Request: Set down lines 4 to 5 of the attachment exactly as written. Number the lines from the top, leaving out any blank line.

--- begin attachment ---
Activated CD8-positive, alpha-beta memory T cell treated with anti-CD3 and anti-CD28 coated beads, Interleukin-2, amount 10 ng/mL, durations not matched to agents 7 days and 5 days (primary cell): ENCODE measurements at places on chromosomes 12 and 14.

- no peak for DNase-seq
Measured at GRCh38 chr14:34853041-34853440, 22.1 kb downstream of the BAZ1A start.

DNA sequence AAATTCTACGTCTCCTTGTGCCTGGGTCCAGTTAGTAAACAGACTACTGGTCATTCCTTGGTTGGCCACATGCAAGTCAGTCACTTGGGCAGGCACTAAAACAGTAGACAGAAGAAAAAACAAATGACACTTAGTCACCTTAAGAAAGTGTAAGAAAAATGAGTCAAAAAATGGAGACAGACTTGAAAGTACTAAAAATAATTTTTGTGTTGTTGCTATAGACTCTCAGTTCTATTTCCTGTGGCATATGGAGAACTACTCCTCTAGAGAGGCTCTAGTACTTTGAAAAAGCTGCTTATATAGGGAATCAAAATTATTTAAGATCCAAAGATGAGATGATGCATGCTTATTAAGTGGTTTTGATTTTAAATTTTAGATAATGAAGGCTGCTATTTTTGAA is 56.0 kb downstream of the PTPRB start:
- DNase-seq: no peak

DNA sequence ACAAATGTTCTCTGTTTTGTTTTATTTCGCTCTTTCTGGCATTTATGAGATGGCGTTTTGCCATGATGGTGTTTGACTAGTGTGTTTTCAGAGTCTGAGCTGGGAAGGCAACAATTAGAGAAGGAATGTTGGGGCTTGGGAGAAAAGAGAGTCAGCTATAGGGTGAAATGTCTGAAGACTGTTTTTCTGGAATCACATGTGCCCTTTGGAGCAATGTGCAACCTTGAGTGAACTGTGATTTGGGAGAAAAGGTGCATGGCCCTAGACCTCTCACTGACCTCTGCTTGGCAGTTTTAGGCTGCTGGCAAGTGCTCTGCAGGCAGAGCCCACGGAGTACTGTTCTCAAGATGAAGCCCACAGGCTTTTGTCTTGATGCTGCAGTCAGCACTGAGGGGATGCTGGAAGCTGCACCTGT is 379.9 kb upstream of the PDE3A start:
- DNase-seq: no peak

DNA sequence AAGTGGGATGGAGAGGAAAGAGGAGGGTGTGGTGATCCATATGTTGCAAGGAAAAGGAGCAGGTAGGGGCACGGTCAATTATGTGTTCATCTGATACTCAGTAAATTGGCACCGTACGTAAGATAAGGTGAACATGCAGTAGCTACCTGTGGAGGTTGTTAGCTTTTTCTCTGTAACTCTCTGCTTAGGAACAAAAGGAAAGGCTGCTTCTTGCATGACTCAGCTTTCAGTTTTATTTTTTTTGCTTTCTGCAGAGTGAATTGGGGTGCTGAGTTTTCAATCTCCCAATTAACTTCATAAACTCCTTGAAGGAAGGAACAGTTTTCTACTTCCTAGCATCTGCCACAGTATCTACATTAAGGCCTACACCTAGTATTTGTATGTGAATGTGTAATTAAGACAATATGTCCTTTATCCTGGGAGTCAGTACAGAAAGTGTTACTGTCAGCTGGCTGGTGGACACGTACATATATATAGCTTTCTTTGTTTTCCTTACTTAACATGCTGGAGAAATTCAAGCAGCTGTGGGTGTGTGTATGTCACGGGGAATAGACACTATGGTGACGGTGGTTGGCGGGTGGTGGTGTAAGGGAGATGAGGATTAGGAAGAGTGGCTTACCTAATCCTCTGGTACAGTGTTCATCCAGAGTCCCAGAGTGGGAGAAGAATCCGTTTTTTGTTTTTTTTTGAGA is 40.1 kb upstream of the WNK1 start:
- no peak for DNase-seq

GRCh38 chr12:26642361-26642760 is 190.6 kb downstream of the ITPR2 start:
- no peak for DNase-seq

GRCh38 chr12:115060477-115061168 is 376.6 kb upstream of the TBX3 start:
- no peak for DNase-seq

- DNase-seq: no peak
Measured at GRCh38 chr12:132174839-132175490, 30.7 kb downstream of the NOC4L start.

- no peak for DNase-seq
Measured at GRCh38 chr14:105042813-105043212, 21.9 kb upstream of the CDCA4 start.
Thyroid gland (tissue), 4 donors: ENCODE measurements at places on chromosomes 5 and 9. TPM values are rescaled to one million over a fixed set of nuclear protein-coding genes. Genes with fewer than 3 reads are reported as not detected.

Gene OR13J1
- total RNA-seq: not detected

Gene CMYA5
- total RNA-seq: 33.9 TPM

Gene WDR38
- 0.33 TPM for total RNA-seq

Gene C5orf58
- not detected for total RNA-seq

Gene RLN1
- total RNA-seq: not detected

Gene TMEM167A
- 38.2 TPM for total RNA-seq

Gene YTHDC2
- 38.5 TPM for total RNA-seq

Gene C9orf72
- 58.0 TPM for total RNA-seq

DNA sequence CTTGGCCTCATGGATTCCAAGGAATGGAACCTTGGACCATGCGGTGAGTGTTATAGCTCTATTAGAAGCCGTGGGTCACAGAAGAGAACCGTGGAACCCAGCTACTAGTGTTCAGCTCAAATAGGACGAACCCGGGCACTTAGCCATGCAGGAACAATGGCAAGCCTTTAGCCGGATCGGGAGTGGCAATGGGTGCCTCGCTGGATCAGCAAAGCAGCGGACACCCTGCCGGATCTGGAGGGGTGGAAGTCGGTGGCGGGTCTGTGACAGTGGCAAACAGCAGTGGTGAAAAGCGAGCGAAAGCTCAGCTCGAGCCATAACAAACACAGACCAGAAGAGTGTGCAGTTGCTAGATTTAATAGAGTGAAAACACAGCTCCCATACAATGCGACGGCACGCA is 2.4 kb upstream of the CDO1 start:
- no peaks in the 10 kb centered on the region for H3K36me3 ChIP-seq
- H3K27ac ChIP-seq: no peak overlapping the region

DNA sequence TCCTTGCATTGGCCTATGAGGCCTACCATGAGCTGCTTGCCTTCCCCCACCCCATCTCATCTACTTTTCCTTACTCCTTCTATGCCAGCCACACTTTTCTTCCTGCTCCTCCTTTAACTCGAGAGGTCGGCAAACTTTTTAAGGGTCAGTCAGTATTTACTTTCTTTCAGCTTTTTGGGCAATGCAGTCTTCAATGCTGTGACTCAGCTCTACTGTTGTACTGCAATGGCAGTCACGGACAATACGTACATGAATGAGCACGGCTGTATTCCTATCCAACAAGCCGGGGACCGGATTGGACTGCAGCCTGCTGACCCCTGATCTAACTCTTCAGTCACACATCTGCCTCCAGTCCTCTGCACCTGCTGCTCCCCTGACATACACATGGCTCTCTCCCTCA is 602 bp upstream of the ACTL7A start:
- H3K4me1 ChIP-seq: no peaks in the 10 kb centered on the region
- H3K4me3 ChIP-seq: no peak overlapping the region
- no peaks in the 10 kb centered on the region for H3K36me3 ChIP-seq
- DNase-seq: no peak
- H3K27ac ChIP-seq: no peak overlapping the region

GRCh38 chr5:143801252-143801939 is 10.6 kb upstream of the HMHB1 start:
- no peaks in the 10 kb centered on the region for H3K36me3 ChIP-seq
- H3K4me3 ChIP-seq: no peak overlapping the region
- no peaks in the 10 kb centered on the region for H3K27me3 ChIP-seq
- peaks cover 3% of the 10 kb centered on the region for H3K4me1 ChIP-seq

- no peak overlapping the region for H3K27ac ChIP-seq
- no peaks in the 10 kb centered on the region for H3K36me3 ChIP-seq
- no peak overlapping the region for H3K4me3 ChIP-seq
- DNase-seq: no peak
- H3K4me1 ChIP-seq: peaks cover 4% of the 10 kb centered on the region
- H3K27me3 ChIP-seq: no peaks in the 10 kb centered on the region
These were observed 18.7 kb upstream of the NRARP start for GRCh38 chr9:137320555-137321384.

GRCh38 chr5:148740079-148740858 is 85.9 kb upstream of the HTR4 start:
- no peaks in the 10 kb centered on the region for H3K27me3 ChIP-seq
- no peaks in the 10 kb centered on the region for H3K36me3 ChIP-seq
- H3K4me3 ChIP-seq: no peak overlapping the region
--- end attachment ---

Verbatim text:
DNA sequence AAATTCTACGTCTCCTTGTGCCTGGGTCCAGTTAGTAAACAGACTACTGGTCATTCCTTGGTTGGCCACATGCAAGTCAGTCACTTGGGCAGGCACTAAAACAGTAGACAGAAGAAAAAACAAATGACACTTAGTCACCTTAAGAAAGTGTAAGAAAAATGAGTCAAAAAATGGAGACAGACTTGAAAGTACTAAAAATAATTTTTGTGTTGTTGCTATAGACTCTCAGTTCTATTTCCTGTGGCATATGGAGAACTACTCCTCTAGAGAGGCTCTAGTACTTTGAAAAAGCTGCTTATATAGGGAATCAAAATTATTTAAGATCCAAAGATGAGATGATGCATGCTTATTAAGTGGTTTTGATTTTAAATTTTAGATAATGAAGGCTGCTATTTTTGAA is 56.0 kb downstream of the PTPRB start:
- DNase-seq: no peak